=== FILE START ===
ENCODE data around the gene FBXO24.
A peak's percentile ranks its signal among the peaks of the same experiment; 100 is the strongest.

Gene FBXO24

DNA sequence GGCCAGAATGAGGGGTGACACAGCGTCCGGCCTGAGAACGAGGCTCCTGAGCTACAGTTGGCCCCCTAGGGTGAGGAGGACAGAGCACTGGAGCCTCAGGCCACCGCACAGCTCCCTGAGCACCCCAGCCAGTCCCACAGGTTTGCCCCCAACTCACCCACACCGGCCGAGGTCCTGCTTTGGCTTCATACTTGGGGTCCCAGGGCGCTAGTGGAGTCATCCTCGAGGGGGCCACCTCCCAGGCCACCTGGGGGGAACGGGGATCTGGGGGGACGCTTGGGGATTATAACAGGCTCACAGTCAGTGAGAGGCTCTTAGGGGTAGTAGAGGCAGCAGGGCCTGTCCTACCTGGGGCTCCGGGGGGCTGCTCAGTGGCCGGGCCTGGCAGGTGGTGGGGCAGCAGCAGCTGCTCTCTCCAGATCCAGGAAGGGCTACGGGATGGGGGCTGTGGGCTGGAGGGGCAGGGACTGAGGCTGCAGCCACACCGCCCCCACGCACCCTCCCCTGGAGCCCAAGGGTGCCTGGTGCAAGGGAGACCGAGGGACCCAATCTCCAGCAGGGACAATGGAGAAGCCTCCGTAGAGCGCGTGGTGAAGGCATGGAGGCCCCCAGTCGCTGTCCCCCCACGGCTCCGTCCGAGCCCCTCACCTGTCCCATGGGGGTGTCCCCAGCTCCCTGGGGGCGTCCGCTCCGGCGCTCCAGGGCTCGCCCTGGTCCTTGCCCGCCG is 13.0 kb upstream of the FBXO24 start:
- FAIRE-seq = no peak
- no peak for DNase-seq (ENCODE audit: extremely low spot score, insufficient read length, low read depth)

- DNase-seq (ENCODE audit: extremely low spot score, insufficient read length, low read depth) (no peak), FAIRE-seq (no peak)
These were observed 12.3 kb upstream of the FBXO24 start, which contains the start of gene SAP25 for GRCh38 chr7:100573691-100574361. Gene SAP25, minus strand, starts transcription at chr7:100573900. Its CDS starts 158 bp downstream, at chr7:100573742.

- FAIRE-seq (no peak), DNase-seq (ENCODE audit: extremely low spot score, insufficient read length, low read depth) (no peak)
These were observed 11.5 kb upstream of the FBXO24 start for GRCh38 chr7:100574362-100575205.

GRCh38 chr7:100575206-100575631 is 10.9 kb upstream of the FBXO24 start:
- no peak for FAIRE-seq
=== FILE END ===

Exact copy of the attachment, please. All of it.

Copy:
ENCODE data around the gene FBXO24.
A peak's percentile ranks its signal among the peaks of the same experiment; 100 is the strongest.

Gene FBXO24

DNA sequence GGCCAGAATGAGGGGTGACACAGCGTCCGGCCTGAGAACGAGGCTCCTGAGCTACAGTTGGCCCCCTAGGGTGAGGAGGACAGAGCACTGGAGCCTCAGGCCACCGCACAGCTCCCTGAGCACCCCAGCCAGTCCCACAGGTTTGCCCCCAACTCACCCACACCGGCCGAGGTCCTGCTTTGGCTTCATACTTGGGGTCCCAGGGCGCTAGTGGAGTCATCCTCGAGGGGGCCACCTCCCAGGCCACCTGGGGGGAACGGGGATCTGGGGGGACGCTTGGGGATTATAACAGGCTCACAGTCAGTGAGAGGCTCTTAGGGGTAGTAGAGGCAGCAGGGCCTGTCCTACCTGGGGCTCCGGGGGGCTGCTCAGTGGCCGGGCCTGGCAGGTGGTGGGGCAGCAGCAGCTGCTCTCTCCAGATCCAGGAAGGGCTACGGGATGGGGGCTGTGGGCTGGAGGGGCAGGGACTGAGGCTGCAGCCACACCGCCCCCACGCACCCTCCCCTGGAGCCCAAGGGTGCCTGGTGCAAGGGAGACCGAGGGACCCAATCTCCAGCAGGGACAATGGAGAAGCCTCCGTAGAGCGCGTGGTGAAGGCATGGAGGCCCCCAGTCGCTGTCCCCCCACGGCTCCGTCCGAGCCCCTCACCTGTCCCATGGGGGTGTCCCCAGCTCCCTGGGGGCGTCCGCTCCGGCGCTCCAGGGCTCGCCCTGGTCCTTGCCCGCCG is 13.0 kb upstream of the FBXO24 start:
- FAIRE-seq = no peak
- no peak for DNase-seq (ENCODE audit: extremely low spot score, insufficient read length, low read depth)

- DNase-seq (ENCODE audit: extremely low spot score, insufficient read length, low read depth) (no peak), FAIRE-seq (no peak)
These were observed 12.3 kb upstream of the FBXO24 start, which contains the start of gene SAP25 for GRCh38 chr7:100573691-100574361. Gene SAP25, minus strand, starts transcription at chr7:100573900. Its CDS starts 158 bp downstream, at chr7:100573742.

- FAIRE-seq (no peak), DNase-seq (ENCODE audit: extremely low spot score, insufficient read length, low read depth) (no peak)
These were observed 11.5 kb upstream of the FBXO24 start for GRCh38 chr7:100574362-100575205.

GRCh38 chr7:100575206-100575631 is 10.9 kb upstream of the FBXO24 start:
- no peak for FAIRE-seq